FG candidate selection court challenge settled


A High Court challenge by a Fine Gael member to a party executive council directive preventing her seeking selection as a party candidate in next June’s local elections has been settled.

Naja Regan (25), a law graduate and daughter of Senator Eugene Regan, said today she was “very happy” with the settlement, details of which were not revealed in court.

Ms Regan had claimed she was wrongly deprived by the party executive council of her opportunity to contest a selection convention on February 26th last despite having been put forward as a candidate by the Monkstown FG branch.

The executive council had directed only the three sitting councillors - John Bailey, Tom O’Higgins and Mary Mitchell-O’Connor - could run in the June poll, she complained.

Ms Regan brought proceedings for an injunction requiring the party trustees, including leader Enda Kenny, to hold a new convention. She also sought a declaration the party had breached its own rules and constitution in depriving her of her opportunity to be selected.

The hearing was due to open today before Mr Justice John Edwards but he was asked by the sides this morning to allow time for discussions. The judge was later told by Michael McDowell SC, for the FG trustees, the matter could be struck out with no order on costs.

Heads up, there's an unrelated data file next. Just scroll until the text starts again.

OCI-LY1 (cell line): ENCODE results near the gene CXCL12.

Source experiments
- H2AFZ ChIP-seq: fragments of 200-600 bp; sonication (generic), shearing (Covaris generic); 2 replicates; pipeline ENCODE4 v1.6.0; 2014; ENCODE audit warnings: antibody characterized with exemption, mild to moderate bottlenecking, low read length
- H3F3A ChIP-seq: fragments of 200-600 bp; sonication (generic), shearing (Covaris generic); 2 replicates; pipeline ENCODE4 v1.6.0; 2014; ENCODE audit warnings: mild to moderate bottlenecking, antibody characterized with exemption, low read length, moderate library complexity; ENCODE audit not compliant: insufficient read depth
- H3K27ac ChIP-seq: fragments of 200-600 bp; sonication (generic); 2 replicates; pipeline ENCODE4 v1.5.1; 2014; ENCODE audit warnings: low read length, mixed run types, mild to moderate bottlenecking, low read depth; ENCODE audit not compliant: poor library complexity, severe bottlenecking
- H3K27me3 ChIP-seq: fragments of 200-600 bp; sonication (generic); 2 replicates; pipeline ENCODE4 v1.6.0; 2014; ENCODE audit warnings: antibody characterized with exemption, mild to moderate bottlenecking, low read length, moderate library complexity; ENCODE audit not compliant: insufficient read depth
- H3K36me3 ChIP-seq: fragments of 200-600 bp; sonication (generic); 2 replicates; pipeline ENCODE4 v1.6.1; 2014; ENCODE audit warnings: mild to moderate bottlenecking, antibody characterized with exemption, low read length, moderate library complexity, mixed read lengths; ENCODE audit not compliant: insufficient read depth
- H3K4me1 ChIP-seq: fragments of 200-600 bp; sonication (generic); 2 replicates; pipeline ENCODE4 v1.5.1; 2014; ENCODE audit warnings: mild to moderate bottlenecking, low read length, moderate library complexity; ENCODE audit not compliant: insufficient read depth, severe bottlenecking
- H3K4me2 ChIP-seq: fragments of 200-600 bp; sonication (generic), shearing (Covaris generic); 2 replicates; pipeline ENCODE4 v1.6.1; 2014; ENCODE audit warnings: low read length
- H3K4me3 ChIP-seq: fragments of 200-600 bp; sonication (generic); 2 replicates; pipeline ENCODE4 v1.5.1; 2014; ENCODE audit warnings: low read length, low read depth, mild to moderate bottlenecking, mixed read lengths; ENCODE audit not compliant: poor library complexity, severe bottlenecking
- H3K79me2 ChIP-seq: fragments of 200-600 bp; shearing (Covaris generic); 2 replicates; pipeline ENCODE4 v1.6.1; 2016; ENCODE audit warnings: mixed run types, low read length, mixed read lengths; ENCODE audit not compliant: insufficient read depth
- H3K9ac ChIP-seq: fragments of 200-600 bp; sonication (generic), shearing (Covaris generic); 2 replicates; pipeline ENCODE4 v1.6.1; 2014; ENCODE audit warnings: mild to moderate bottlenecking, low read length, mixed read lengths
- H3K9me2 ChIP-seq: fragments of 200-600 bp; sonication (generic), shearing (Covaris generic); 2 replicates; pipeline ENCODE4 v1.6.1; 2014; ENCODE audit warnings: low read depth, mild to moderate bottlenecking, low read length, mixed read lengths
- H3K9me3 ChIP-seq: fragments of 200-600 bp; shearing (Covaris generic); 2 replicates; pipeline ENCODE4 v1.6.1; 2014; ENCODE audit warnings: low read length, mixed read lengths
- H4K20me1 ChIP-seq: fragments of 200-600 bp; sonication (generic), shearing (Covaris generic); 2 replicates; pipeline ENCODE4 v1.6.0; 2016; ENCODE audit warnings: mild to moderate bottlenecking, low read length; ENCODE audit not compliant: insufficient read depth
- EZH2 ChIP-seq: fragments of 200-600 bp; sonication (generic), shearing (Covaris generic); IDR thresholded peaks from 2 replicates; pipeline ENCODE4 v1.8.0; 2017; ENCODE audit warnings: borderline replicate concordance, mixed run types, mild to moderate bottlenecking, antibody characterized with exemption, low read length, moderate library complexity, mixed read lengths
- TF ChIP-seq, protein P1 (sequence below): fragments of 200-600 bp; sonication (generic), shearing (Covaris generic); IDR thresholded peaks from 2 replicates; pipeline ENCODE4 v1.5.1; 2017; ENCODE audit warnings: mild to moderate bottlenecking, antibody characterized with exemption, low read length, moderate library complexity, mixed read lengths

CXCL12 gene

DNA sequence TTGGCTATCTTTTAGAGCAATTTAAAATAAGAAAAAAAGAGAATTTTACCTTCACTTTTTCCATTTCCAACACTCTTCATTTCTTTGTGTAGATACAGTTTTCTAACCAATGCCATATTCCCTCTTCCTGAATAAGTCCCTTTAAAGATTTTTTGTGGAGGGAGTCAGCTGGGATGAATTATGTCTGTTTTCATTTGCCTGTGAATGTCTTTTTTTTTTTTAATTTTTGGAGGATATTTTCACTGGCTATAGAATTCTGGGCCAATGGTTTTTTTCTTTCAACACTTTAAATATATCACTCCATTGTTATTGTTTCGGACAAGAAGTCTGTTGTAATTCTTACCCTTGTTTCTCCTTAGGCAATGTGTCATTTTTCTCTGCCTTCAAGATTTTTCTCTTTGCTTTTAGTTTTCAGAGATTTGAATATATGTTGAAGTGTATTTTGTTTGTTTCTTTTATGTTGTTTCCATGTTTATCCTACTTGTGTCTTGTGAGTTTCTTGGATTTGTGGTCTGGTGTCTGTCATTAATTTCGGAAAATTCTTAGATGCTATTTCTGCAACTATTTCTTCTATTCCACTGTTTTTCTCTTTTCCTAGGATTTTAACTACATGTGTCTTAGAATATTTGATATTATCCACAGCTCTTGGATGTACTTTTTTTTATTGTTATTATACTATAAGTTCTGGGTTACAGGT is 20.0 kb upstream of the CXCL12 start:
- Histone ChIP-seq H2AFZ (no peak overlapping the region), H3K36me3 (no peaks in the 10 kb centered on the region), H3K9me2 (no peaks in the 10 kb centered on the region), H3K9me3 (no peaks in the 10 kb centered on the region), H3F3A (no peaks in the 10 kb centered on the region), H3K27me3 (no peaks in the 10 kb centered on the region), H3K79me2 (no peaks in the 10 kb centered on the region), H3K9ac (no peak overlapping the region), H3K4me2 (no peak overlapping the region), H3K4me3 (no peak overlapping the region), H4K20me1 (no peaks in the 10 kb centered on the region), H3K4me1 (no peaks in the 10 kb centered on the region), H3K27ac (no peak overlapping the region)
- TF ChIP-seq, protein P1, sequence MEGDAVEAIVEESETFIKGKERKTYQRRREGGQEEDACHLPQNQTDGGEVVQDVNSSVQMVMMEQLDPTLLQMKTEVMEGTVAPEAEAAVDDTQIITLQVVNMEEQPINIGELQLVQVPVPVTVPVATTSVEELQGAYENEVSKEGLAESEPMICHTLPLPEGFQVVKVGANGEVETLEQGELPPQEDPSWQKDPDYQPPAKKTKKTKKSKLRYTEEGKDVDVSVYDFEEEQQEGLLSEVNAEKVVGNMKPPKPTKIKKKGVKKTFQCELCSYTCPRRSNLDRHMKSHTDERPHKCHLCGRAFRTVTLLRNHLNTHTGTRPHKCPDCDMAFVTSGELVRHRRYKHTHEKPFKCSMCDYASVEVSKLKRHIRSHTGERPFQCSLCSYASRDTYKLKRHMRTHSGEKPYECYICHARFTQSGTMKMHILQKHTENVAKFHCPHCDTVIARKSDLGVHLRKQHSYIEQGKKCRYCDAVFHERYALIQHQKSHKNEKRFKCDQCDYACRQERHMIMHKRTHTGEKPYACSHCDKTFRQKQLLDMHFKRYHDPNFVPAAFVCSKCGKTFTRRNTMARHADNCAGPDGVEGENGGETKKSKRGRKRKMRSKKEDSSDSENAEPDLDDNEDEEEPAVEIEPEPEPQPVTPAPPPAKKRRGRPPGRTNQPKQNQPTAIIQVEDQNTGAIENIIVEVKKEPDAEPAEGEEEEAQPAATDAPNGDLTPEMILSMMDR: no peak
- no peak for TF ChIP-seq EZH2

Ms Regan said in an affidavit that, after she was proposed and seconded at the February 26th convention, the guest chairperson informed the meeting a directive had been given by the FG executive council “to the effect or like effect” the three sitting councillors in Dún Laoghaire must be selected by the convention.

There was no vote taken which, Ms Regan contended, was in breach of party rules giving eligible FG members an express entitlement to vote at a convention. She said those persons properly nominated were entitled to be considered for selection by those entitled to vote “subject only to the lawful directive of the executive council of the party.”

Ms Regan said she was legally advised the directive was “a very clear violation” of the constitution and rules of the party because, among other reasons, it had excluded a candidate from being voted on by identifying those to be selected.

Ms Regan said a very large number of other party members present at the meeting had objected to the directive and she believed, had there been a vote, she would have been selected.